During the first Ashes Test the umpires took fearful stick for reaching double figures in poor decisions. Some were reviewed and corrected – a record eight in an English Test. Others went unchallenged and the batsmen escaped their rightful fate. None of the errors were outrageous but all were counted, replayed and mulled over endlessly. This is not a perfect world. We all make mistakes.
Technology should not be used to highlight the inadequacies of an umpire; it should be there to assist them. Without the aid of numerous slow-motion replays and with only 0.6 seconds to judge line, swing, deviation off the pitch, point of impact, contact with bat and whether the ball would go on to hit the stumps, it is fanciful to ask a human being to attain perfection.
Umpires standing in isolation in the direct focus of the cameras are exposed when they should be assisted. And we appear to take perverse pleasure in ridiculing these men doing one of the hardest jobs in the middle.
Reviewing the umpires’ decisions is good for the game if it genuinely assists the umpire to reach the right result. We are in danger however of using the DRS process for dramatic theatre rather than to adjudicate effectively.
It should not be the captain’s job to umpire the match. It is a tough enough to juggle tactics, bowling changes, field placings and to maintain morale without constantly being on a 15 second countdown clock. The jeopardy of when to review has become as much a judgement of a skipper’s quality as whether he is making the correct decisions for his team. That cannot be a good thing.
And how does the review system benefit anyone when a captain has lost all reviews? If we use technology the sport needs to create a process where reviews are more readily available but not plentiful enough to encourage captains taking a total punt. It’s a difficult balancing act. We don’t need infinite reviews and stoppages every over, but regenerating reviews every 40 overs or so ensures that a captain confident of overturning an error is more likely to have a review still available.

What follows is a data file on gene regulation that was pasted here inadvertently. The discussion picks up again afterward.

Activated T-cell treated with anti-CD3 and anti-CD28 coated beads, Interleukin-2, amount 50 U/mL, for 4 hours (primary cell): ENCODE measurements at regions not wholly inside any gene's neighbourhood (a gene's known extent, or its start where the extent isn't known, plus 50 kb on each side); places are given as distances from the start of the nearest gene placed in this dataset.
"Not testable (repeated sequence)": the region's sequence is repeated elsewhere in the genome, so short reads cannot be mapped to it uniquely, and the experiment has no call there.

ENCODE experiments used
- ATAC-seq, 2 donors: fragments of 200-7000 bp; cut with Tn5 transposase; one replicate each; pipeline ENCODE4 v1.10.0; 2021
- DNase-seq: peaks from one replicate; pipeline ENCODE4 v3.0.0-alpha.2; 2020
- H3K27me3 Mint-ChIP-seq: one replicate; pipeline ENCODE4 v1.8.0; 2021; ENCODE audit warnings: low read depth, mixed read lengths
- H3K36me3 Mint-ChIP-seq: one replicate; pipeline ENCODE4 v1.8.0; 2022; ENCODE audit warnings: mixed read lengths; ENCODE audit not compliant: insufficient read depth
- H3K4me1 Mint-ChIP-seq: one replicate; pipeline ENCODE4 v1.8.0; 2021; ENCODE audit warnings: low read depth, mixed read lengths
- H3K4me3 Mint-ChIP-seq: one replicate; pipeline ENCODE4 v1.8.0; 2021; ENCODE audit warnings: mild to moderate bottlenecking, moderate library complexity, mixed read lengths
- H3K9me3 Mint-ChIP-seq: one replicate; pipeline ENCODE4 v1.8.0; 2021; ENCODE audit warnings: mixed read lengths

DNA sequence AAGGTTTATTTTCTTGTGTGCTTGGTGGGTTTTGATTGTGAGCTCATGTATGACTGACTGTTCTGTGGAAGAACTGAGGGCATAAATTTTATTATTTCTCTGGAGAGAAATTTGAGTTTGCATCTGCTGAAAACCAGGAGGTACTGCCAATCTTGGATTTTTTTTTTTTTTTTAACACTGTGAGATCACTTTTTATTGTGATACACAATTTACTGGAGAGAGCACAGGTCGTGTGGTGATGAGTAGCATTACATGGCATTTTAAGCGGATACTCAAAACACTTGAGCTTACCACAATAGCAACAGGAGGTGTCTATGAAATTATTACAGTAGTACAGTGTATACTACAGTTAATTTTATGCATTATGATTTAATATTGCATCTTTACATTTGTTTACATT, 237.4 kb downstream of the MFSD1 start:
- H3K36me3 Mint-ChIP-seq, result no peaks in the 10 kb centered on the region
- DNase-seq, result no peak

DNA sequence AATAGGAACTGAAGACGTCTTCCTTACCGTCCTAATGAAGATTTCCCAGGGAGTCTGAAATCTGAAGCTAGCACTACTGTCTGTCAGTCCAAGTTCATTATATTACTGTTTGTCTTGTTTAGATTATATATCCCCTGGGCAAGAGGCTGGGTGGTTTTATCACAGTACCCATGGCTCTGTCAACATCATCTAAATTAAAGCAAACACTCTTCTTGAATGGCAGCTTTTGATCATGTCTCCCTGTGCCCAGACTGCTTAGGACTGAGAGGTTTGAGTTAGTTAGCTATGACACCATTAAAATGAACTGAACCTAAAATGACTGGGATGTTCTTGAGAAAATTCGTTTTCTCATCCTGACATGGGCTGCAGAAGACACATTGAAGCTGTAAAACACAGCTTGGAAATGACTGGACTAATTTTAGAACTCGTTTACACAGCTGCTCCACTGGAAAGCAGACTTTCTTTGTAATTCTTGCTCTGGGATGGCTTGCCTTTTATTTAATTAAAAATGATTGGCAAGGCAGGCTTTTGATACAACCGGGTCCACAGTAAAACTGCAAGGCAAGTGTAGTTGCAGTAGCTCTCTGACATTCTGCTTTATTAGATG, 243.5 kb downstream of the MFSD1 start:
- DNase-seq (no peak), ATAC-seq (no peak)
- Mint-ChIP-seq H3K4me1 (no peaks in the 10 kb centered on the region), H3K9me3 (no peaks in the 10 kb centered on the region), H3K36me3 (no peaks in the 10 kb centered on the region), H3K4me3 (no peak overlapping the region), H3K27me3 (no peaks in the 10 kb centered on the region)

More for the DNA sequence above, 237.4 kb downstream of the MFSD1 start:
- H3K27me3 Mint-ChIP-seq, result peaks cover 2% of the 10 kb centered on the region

Once the batsman or captain of the fielding side has reviewed the third umpire is tasked with checking for a no ball, then running through varying screens from multiple angles before Hawkeye and Snicko assist with the final judgment.
But surely there can only be one outcome. Either the batsman is out or not out. With DRS that is not the case and it is incredible that everyone appears happy to accept the system’s idiosyncrasies.
To illustrate, let’s cast our minds back to West Indies game against Australia in the 2019 Cricket World Cup. Mitchell Starc was the bowler and Chris Gayle the striking batsman.
On the fifth ball of Starc’s second over of the match, Gayle was adjudged caught behind and replays showed that the ball had shaved off-stump rather than making contact with the bat. Gayle reviewed and was not out.
The final ball of Starc’s over, the third of the match, he speared in a Yorker and the umpire raised his finger for lbw as it struck the Universe Boss on the toe. The replays show the ball was missing leg stump and umpire Chris Gaffaney’s original decision was overturned.
Two reviews and the system had done its job. In a pre-DRS world Gayle would have been unfairly dismissed and that would have been the major talking point.